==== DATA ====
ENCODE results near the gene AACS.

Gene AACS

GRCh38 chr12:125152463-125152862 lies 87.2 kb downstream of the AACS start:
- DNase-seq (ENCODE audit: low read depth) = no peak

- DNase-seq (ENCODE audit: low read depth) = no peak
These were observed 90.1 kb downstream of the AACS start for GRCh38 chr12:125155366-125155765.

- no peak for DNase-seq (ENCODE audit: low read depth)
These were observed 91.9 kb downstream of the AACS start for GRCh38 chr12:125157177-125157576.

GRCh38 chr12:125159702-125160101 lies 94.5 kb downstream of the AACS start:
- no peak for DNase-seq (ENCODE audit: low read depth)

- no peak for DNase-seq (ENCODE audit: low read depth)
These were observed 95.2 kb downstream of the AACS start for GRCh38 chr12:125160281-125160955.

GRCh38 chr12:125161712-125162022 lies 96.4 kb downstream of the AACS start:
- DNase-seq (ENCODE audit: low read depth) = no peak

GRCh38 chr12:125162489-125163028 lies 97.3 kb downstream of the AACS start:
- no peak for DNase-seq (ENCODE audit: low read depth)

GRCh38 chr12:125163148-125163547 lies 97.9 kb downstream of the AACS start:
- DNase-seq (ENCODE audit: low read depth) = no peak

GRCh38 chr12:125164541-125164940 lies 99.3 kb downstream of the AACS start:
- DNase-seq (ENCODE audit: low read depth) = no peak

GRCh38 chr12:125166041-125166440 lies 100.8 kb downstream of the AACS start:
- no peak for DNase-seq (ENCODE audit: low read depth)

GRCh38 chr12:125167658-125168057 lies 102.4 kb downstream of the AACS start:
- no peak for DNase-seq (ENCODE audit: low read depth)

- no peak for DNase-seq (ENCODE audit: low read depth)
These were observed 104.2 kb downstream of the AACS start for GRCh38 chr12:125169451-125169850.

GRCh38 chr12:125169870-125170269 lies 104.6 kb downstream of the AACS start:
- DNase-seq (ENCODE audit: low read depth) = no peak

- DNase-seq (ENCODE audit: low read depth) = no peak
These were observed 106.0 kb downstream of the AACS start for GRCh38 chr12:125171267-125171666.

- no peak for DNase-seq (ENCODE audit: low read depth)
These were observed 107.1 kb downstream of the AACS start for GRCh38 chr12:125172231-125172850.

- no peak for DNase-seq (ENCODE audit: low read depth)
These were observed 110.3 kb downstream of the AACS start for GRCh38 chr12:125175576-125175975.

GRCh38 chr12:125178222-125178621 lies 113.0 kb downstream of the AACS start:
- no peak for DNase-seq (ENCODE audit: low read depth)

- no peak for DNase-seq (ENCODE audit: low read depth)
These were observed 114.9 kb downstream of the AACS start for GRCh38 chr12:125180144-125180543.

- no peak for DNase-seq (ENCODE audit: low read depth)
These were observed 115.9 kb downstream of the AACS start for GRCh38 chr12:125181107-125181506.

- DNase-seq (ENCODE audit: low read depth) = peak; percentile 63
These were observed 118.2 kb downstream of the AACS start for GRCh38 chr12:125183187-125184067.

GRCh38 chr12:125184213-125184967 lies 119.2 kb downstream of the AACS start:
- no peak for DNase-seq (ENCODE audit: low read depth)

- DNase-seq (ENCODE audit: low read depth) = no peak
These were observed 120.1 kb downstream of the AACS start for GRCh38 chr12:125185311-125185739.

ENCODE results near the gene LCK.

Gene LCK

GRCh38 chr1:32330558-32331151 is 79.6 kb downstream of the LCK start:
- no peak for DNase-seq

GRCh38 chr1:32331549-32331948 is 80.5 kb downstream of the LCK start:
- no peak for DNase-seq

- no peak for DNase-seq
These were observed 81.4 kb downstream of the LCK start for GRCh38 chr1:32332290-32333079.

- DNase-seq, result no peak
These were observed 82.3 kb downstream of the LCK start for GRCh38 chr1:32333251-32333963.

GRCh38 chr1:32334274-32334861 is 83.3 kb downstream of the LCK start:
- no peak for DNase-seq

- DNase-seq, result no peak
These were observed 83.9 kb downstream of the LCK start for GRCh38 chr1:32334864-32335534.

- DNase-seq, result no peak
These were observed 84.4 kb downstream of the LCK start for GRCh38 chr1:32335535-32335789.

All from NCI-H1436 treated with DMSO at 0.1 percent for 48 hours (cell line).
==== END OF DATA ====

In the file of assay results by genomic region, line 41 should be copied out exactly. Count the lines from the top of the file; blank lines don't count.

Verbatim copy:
- DNase-seq (ENCODE audit: low read depth) = peak; percentile 63